Transport ‘a pillar of African growth’


    9 October 2012

    The African continent needs an efficient transport system to help it achieve its growth and development objectives, says Transport Minister Ben Martins.

    “There is no doubt that an effective transport system is the pillar of growth and development in Africa,” said Martins at the official opening of the 2nd Congress of the African Association of Public Transport (UATP) in Johannesburg on Monday.

    “Other sectors of the economy such as agriculture, mining and tourism also depend on transport.”

    Martins said safe and reliable public transport infrastructure was needed to promote the productivity and competitiveness of countries, as the high costs and tariffs associated with poor transport infrastructure were partly to blame for developing countries continually lagging behind the developed world.

    Establishing new networks between countries

    “The revitalisation of the rail infrastructure across Africa will address the colonial spatial development, while at the same time, establish new networks between countries.

    “Regional integration will depend, to a degree, on the harmonised transport infrastructure networks between and within countries,” he said.

    Martins singled out the lack of adequate public transport infrastructure in both metropolitan and rural areas as one of the challenges facing the transport system.

    This, he said, was further exacerbated by the absence of an integrated public transport system to create synergy between various modes of public transport.

    “Efforts to improve public transport should also include the safety and security of passengers and freight,” he said.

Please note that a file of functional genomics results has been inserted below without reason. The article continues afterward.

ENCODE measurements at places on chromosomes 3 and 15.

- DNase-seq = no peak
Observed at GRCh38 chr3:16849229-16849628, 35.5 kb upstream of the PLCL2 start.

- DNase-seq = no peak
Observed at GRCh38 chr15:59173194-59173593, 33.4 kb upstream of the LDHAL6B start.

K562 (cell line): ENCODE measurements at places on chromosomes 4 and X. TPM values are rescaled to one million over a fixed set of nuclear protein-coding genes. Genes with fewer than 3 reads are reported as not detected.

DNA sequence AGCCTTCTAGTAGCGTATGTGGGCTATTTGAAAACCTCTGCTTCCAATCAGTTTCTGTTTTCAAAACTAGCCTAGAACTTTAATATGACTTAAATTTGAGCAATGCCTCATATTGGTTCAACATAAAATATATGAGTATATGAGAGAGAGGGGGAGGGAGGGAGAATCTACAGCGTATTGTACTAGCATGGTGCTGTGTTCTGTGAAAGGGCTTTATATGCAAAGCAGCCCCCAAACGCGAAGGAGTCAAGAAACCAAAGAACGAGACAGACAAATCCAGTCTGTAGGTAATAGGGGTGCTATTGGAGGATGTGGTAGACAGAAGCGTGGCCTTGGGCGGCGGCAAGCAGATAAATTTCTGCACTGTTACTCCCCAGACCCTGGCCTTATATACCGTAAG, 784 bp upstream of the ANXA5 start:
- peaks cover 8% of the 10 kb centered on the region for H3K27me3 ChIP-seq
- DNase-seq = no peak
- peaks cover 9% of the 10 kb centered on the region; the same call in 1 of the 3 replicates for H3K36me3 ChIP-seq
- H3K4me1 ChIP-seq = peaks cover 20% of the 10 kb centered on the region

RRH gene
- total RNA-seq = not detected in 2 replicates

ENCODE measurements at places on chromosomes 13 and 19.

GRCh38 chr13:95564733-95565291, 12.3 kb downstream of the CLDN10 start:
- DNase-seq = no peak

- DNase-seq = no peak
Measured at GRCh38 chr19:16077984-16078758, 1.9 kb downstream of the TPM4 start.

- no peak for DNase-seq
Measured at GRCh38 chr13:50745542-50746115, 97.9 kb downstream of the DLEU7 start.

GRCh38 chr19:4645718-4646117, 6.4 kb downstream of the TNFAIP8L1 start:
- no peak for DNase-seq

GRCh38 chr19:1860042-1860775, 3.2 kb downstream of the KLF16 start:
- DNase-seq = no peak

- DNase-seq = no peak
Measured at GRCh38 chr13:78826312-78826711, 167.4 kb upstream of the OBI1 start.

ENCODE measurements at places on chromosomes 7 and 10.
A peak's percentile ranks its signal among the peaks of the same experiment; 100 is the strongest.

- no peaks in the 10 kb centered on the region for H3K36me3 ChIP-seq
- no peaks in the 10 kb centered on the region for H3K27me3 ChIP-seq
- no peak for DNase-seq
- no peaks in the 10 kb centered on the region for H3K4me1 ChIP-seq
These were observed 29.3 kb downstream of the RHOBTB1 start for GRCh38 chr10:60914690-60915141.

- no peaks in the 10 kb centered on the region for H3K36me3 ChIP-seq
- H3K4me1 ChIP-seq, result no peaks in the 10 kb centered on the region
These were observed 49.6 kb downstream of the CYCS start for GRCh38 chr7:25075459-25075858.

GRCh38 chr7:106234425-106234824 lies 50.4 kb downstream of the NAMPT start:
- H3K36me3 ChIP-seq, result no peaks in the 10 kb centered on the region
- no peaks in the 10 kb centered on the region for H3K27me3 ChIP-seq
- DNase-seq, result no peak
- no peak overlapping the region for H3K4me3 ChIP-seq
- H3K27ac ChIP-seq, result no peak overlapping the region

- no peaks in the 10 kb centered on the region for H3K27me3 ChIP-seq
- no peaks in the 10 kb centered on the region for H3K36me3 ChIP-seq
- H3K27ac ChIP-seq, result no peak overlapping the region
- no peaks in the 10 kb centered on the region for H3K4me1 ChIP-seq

‘Bus Rapid Transit a significant intervention’

    Sharing the vision for South Africa’s transport system, Martins said the introduction of the Bus Rapid Transit (BRT) system in Johannesburg and Cape Town has proven to be a significant intervention to reduce travelling time, especially for the country’s workforce.

    “This has benefited many workers who reside a distance away from their places of work. The South African model has been made possible by the involvement of taxi operators as shareholders in the BRT system,” he said.

    “More work is still needed to fully integrate bus and taxi operators, and this will include further capacity building in the taxi industry.

    “Informed by the lessons learnt from the initial BRT implementation in the two cities, we are extending the roll-out of the BRT system to other cities and towns across the country.”

    The existence of organisations such as UATP, which brings together governmental and non-governmental participants, is important as it creates a platform for sharing lessons and experience, and for peer review.

    A platform for Africa to work in unity

    UATP also provides a platform for African countries to speak and act in unity, as they engage with their counterparts across the globe. It was created in November 2002 in Togo in West Africa.

    South Africa is fully committed to strengthening partnerships with other African countries through organisations like UATP, and as part of the initiatives of the African Union and Nepad (New Partnership for Africa’s Development).

    The conference, running until 11 October, also enables the entire world of public transport to gather in Johannesburg to discuss a sustainable solution for mobility in Africa and the developing world.

    It takes place under the theme ‘BRT, a sustainable solution for mobility in Africa and the developing world’.

    The choice of the theme confirms that Africa is beginning to look for solutions that are suitable to address the practical challenges of providing a safe and reliable public transport.

    The conference will also demonstrate the effectiveness of BRT as an adapted and sustainable solution for mobility in African cities.